The third and final episode, Granny’s Clubhouse of Happy Children 3, introduces two new characters, Dora the Beserker and her monkey, Shoes. [Dora the “Beserker” would be a reference to the children’s show Dora the Explorer, who has a pet monkey named “Boots” – here, renamed “Shoes.”]  Bobolicious says that they are going to play a game of “Hide and go Die.”

The next section of the book is labeled “Adventures of Granny.” There are eight chapters labeled “The Adventures of Granny” through “The Adventures of Granny 8.” All eight chapters are dialog between Granny and another character identified as Granny’s Son with various persons
added in.

In the first chapter, Granny and Granny’s Son rob a bank, Granny shoots people with her rifle cane, and then blows up the bank with dynamite. After the robbery, Granny’s Son shoots Granny in the head with a shotgun.

In the second chapter, Granny and Granny’s Son go on a boat ride. Granny falls out of the boat and Granny’s Son throws her a cement floatation device which forces her to sink to the bottom of the ocean.

In the third chapter, Granny and Granny’s Son try to capture a boy and stuff him, to put on the mantle. Granny kicks the boy into the fireplace and he begins to burn. The boy jumps out of the fire and Granny punches him in the face. Then Granny shoots at him three times with her rifle cane
and misses him. Granny then throws a Granny Action Figure to the boy. The boy gets distracted and the action figure comes alive and shoots the boy. Granny’s Son says “Yay! Now we can hang it!”

In chapter four, Granny and Granny’s Son go to a hockey game. Granny goes onto the ice and
punches one of the players and then shoots him with her rifle cane. After the hockey game, Granny and Granny’s Son go to Duchess restaurant to eat [Duchess is a fast food chain with locations only in Fairfield and New Haven counties. Newtown/Sandy Hook is in Fairfield County.]

In chapter five, Granny goes to Marine boot camp and meets up with Dora the Beserker and Swiper the Raccoon [Swiper the fox is a character on Dora the Explorer]. Granny asks Dora if she would assassinate a soldier at midnight and Dora agrees to do it. Dora says ” I like hurting people…Especially children…” Granny then shoots multiple people with her rifle cane. When Granny escapes boot camp and goes home to Granny’s Son, she tells him that she left boot camp because she killed the entire Marine legion.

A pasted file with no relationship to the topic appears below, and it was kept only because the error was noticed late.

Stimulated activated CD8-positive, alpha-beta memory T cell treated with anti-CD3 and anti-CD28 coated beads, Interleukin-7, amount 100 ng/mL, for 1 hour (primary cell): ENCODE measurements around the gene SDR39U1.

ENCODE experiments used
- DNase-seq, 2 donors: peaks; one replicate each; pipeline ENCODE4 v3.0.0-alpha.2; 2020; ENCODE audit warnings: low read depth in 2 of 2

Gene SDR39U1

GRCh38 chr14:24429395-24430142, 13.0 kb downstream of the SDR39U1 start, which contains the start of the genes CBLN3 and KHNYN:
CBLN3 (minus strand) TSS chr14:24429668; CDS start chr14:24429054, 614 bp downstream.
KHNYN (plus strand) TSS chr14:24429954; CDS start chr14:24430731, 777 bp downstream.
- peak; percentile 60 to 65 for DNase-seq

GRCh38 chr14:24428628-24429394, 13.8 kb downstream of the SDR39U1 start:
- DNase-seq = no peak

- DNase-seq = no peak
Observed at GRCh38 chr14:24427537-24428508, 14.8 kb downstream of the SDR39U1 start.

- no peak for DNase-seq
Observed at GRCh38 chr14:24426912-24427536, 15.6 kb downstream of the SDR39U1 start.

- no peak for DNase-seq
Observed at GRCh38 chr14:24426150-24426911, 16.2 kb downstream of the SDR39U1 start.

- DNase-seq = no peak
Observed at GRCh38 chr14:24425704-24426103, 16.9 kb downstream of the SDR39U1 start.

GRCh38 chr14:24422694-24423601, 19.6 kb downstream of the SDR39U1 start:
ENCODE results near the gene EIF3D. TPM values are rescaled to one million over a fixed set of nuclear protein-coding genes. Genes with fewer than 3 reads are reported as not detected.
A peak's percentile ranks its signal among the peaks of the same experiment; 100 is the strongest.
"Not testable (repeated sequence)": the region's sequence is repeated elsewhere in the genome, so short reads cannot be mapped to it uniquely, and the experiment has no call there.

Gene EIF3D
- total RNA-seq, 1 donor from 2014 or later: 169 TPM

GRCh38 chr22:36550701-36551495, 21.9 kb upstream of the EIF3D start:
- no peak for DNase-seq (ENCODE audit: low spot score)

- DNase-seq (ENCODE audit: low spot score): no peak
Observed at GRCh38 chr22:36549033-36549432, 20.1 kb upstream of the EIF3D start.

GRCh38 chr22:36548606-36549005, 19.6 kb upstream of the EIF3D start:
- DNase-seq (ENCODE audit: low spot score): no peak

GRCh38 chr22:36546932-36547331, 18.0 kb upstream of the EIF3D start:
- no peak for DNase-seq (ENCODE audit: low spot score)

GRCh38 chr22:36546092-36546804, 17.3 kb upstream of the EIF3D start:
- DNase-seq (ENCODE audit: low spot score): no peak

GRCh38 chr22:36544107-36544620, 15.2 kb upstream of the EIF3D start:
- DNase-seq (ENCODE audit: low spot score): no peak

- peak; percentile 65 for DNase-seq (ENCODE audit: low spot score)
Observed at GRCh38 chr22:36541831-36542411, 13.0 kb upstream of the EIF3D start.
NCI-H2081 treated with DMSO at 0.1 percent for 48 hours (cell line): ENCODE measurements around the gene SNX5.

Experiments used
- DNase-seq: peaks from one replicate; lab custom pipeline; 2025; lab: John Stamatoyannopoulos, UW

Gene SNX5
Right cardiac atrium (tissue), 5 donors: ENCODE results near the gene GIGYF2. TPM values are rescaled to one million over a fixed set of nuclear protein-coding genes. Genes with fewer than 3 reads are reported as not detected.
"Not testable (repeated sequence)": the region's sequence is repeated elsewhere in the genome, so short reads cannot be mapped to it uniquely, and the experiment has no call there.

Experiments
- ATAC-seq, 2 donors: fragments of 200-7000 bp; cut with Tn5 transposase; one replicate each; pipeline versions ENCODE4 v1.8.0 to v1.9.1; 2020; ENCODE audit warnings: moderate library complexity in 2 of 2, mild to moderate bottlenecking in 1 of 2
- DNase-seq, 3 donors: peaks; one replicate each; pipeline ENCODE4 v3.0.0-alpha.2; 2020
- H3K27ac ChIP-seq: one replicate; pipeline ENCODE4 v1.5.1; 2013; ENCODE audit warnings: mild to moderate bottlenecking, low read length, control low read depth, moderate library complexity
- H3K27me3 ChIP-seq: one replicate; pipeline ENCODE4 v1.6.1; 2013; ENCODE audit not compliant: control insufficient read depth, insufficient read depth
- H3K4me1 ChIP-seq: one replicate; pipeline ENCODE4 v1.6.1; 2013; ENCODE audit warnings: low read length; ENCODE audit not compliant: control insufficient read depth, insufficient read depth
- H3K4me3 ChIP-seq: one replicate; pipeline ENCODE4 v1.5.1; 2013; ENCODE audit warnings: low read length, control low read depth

In chapter six, Granny and Granny’s Son are picked up from the side of the road by Dora the Beserker. Dora tells Granny that she can take her wherever she needs to go, after they go to the daycare center. When they arrive at the daycare center, Dora sends Swiper the Raccoon inside to distract the children. Then Dora enters and says “Let’s hurt children.”

In chapter seven, Granny and Granny’s Son go to visit Dora the Beserker. Dora takes them on an adventure to find Drunk. In the adventure, they encounter a rooster and have to call upon their bag to get a shotgun. In their bag is a handgun, AK-47, M-16, rifle, rocket launcher, musket and a shotgun. Dora uses the shotgun to shoot the rooster and Swiper the Raccoon. Later in the adventure, Dora accidentally shoots her monkey, named Shoes, Lenny the Cow [a take-off of Benny the bull] and Tico the Chipmunk [Tico the squirrel]. Dora eventually gets arrested for possession of 6 guns and murdering 4 animals.

In chapter 8, Granny and Granny’s Son use a time machine to go back in time. In their travels, they meet The Beatles. Granny kills all of The Beatles and says that she kills every bug she sees.
Granny and Granny’s Son get arrested and sentenced to 75 years in jail for killing The Beatles. 


Where in the house was the “Big Book of Granny” found?

Ever since the Child Advocate report emphasized how unusual and significant the content of the Granny book really is, I’ve wondered: where in the shooter’s house did the polce find it?

Keep in mind that this was a project from the shooter’s childhood, a book that was about a decade old when the shooting happened: that’s half of the shooter’s lifetime. If the book was just stuffed in a box somewhere in the basement, that would be one thing, however, if this was a keepsake that the shooter had on his desk and was still thinking about as a young adult, that would be really odd and thus noteworthy. Or, what if it was his mother flipping through the Big Book of Granny?